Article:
What is tempered chocolate?
Ever wondered, what makes chocolate snap when broken? It is the process of tempering which makes this happen. Tempering is also responsible for giving chocolate its uniform sheen and crisp bite. If not tempered, the chocolate is said to ‘bloom’ i.e it will develop white patches and will crumble instead of snapping when broken.
Chocolates are primarily made of cocoa solids, cocoa butter and sugar. The process of making chocolate involves multiple stages. The cocoa beans obtained from the tree are fermented to develop their flavor and then processed to obtain cocoa solids and cocoa butter. Different types of chocolates like dark chocolate and milk chocolate are produced by varying the proportion of cocoa solids and cocoa butter. The blended chocolate goes through the process of Conching wherein the uneven textured chocolate is subjected to grinding which gives it a silky smooth texture.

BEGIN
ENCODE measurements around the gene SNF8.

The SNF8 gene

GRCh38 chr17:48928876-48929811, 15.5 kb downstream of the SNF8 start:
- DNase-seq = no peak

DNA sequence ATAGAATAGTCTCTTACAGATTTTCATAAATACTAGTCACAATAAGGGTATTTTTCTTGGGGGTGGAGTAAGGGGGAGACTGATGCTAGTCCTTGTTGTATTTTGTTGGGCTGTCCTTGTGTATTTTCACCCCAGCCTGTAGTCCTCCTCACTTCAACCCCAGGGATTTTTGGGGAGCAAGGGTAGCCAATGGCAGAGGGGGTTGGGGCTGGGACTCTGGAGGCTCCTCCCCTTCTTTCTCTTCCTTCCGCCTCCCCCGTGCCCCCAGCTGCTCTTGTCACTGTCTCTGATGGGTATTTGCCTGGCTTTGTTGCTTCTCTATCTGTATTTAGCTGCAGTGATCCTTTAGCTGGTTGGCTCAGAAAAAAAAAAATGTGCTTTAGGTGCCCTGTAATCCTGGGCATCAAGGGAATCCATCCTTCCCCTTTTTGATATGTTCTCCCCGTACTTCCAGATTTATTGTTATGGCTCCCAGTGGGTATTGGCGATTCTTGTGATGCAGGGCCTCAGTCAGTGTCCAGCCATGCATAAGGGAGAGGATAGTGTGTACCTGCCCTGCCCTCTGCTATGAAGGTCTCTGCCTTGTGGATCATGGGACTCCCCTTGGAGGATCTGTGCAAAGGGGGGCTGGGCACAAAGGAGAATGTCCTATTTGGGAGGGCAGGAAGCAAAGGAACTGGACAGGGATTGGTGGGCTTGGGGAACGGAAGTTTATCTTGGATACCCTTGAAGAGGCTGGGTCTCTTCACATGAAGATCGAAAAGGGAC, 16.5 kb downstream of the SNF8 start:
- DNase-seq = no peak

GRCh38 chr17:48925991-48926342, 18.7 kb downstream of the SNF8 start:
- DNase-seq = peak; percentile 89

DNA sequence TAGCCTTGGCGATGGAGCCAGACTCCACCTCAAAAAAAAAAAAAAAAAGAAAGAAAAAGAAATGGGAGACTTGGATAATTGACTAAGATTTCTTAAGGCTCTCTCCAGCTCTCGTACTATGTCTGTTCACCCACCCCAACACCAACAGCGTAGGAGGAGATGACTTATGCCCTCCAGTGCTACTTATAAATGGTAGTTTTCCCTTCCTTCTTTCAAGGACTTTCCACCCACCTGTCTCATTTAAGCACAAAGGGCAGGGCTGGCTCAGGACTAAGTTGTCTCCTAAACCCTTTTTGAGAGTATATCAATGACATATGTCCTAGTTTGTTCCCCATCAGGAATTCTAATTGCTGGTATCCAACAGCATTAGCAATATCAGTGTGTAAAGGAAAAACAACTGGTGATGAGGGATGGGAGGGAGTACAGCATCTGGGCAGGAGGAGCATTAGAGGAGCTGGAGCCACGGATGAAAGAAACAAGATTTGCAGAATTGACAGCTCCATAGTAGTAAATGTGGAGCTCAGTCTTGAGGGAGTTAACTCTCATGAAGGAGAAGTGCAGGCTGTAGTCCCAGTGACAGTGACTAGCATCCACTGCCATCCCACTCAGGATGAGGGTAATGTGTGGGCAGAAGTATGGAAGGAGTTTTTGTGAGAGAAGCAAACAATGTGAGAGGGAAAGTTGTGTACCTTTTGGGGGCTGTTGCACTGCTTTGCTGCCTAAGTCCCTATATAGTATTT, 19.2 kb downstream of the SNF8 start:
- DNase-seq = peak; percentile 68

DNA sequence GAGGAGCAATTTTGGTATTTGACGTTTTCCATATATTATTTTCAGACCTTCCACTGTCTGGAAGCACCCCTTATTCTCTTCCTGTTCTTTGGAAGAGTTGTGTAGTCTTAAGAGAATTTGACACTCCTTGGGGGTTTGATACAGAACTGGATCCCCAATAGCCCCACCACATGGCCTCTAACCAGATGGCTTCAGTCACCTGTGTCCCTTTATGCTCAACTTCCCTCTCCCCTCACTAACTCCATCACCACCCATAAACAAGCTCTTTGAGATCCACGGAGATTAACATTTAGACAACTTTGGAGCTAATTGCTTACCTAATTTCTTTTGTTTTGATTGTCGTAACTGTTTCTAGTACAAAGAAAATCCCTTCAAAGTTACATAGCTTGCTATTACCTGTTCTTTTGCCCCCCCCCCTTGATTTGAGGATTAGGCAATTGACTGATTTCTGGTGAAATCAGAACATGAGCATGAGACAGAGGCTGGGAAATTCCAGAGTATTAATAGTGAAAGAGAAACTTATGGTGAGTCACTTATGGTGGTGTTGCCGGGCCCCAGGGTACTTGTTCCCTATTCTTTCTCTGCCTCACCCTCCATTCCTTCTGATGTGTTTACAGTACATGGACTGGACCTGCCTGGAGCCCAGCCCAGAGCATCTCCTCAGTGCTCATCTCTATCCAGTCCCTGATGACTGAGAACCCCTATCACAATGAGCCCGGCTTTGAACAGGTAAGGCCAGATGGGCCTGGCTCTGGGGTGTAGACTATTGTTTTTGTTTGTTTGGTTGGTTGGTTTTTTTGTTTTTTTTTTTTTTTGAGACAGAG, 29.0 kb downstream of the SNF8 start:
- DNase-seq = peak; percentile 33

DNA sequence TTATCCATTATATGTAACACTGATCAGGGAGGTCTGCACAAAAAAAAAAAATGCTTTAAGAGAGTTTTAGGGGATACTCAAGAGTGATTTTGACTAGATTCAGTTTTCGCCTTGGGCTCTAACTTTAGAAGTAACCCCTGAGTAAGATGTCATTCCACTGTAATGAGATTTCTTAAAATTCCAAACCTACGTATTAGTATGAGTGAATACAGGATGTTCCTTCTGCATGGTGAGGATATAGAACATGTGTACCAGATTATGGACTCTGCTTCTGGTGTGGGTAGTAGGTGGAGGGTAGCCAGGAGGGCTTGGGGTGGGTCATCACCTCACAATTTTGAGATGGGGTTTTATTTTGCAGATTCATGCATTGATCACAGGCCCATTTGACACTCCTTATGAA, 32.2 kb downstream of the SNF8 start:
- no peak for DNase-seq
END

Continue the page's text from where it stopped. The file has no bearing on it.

The chocolate then needs to be tempered in order to give it that shine and crisp bite. In simple words the temperature of the chocolate is regulated to produce small and uniform crystals of cocoa butter. Fats present in the cocoa butter form various types of crystals which are of different sizes. These crystals have different melting points.
Tempering aims to retain the best form of crystals while eliminating others by regulating the temperature of the chocolate. In this process, the chocolate is first heated. When the temperature of the chocolate is increased the crystals move apart and the chocolate starts melting. The melted chocolate is then cooled. The process results in the formation of many small crystal ‘seeds’ which act as nuclei around which other crystals crystallize. Thus by regulating the temperature the most stable form of crystals is obtained.
‘Seeding’ is one of the commonly used methods used for tempering. In this method, a small amount pre-tempered chocolate, the ‘seed’ is added to chocolate to speed up the crystallization process.